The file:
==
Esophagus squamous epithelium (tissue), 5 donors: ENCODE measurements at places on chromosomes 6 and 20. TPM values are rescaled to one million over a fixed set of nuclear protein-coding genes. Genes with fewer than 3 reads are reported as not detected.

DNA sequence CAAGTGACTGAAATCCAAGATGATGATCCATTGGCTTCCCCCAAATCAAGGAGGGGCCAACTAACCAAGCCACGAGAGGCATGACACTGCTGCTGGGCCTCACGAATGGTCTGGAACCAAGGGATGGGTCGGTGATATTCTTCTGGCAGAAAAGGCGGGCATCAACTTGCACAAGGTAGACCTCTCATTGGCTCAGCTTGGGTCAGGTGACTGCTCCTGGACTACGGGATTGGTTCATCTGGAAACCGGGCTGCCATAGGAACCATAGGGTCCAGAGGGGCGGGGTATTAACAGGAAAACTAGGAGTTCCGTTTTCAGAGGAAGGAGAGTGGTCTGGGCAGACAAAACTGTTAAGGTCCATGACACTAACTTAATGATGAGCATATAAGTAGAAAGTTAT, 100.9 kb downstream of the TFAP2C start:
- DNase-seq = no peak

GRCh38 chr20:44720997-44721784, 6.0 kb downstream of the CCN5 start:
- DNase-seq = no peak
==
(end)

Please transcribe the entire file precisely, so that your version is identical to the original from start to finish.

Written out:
Esophagus squamous epithelium (tissue), 5 donors: ENCODE measurements at places on chromosomes 6 and 20. TPM values are rescaled to one million over a fixed set of nuclear protein-coding genes. Genes with fewer than 3 reads are reported as not detected.

DNA sequence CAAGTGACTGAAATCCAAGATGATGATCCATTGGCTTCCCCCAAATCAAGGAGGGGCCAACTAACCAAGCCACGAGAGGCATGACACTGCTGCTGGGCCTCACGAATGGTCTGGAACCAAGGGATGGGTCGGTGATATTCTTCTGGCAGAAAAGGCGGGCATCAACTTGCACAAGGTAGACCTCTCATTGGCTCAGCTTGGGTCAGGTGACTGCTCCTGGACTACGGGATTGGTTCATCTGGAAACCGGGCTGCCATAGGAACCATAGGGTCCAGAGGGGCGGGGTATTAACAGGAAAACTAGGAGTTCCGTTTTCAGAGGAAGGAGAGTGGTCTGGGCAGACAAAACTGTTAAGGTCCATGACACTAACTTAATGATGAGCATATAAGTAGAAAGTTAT, 100.9 kb downstream of the TFAP2C start:
- DNase-seq = no peak

GRCh38 chr20:44720997-44721784, 6.0 kb downstream of the CCN5 start:
- DNase-seq = no peak